Tuesday, 20 January 2015

OUGD406 - Brief 01 - Is Album Artwork Still Relevant?

But as recorded music gained popularity in the post-World-War-II era, record labels began to use album sleeves as a marketing tool. Album art not only served as an ad for the album inside, but helped shape the image of the artist.” –David Merline, “Is Album Cover Art Gone For Good?,”Web2Carz, September 26, 2012By jettisoning the physical “product” of the record album, or the DVD, or the book, the art that was once contained within these packages has to stand on its own merits. With no nifty package to lure you into a purchase, you have to want to listen to your albums, or read your books, or watch your movies, or play your games, because there is no longer any “thing” to own, or admire, or display on a shelf.

As people barely keep up with fast-paced, ever-evolving technological advances, the question does remain as to whether album cover art (and albums) are really relevant anymore in our culture. At first glance, these dinosaurs seemed to have gone the way of camera stores, photo albums, landlines, and snail mail.

Just the other day, a fellow soccer mom approached to thank me for uploading digital photos onto our Team Stream site. She confessed that, while she dutifully brings her camera to every sporting event, she still has all those unlimited shots stuck in her camera. “I don’t know what to do with them and I don’t know how to upload them onto Facebook.” Such is society in a nutshell, and the tidal wave album collectors fight every day.

For without art in every form, even the byproduct of a record label’s money-making scheme back in the heyday of album cover design, circa 1970s-1980s, the world seems bleaker, harsher, gray. And a society without art is a dull, dying 1984 society of robots, rules, regulations, and the bare existence to survive.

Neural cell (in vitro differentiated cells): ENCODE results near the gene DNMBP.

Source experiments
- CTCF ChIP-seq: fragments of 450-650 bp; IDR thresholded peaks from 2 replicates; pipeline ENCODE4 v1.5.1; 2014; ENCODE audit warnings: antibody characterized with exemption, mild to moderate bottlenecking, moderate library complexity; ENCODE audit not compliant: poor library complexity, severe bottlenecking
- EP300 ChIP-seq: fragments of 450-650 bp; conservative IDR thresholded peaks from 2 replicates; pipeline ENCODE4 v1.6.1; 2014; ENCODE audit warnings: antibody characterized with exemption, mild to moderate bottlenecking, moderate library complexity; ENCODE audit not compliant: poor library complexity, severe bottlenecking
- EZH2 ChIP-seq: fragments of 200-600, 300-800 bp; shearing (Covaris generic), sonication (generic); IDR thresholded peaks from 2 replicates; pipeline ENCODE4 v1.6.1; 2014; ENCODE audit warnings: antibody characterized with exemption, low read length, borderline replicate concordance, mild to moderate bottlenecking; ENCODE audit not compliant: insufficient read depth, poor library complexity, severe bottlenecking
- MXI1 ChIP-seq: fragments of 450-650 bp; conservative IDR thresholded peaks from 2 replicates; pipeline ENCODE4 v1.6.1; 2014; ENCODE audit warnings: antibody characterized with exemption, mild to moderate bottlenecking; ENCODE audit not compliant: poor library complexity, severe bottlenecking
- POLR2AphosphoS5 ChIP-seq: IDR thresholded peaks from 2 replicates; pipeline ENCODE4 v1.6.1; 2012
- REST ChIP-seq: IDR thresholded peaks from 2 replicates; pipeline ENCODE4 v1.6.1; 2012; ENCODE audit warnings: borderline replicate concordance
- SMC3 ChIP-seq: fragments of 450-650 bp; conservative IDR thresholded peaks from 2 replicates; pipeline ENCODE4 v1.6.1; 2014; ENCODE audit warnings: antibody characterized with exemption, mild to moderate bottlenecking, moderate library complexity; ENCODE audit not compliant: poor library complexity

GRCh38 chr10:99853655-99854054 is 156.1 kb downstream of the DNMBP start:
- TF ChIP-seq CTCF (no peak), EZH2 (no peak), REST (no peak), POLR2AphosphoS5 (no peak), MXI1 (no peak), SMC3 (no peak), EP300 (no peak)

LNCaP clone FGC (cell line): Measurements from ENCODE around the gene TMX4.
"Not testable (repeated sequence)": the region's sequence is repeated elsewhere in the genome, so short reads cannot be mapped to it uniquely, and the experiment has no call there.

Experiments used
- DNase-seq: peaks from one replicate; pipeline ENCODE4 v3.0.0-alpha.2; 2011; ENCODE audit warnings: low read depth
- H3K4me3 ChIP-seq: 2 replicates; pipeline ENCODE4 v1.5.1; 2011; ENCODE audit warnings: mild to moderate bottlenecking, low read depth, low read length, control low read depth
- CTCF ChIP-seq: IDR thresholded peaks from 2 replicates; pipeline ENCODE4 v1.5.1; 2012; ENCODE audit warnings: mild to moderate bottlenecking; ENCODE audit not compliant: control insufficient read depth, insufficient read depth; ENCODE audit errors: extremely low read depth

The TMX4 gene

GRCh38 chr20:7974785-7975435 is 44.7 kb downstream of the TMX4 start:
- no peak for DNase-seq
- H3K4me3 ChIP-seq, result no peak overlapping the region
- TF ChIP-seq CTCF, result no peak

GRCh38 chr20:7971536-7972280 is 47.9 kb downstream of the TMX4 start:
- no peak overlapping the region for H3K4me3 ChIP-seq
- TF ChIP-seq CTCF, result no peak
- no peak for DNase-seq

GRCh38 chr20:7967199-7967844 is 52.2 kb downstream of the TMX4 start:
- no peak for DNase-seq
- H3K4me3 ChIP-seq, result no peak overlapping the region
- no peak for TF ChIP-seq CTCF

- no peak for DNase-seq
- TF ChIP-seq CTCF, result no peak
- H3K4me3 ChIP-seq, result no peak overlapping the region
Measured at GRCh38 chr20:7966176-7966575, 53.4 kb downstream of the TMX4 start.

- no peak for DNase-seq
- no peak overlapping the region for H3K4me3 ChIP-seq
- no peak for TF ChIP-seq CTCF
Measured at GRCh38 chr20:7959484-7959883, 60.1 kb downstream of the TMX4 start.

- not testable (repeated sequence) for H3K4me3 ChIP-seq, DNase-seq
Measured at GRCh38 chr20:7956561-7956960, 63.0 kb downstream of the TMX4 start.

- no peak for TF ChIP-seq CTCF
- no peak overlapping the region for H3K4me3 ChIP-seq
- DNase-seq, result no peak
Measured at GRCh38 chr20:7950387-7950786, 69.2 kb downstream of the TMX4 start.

Just compare the Beatles’ breakthrough album – for its music and its cover art – “Sgt. Pepper’s Lonely Hearts Club Band,” released in 1967, and the generic vanity thumbnail jpegs littering iTunes today. Absolutely no comparison. According toWeb2Carz’ David Merline, “That album was one of the first in which the cover design made as much of a statement as the music. It was one of the first rock albums to include printed lyrics, one of the first to have a custom inner sleeve, and its elaborate cover, composed of life-size cardboard cutouts of various artists, musicians, and celebrities, cost around $5,000. That was an astronomical sum at the time (roughly equivalent to $65,000 today), but that cover went a long way toward making Sgt. Pepper’s one of the defining albums of its generation.”

I believe that album art is clearly still as important as it ever was. People still connect to the record through its visual aesthetic, I know that I certainly do. The two go hand in hand, and with out the album art the song seems incomplete. The fact that competitions such as Secret 7 exist is testimony to the power of album cover design and artwork. 

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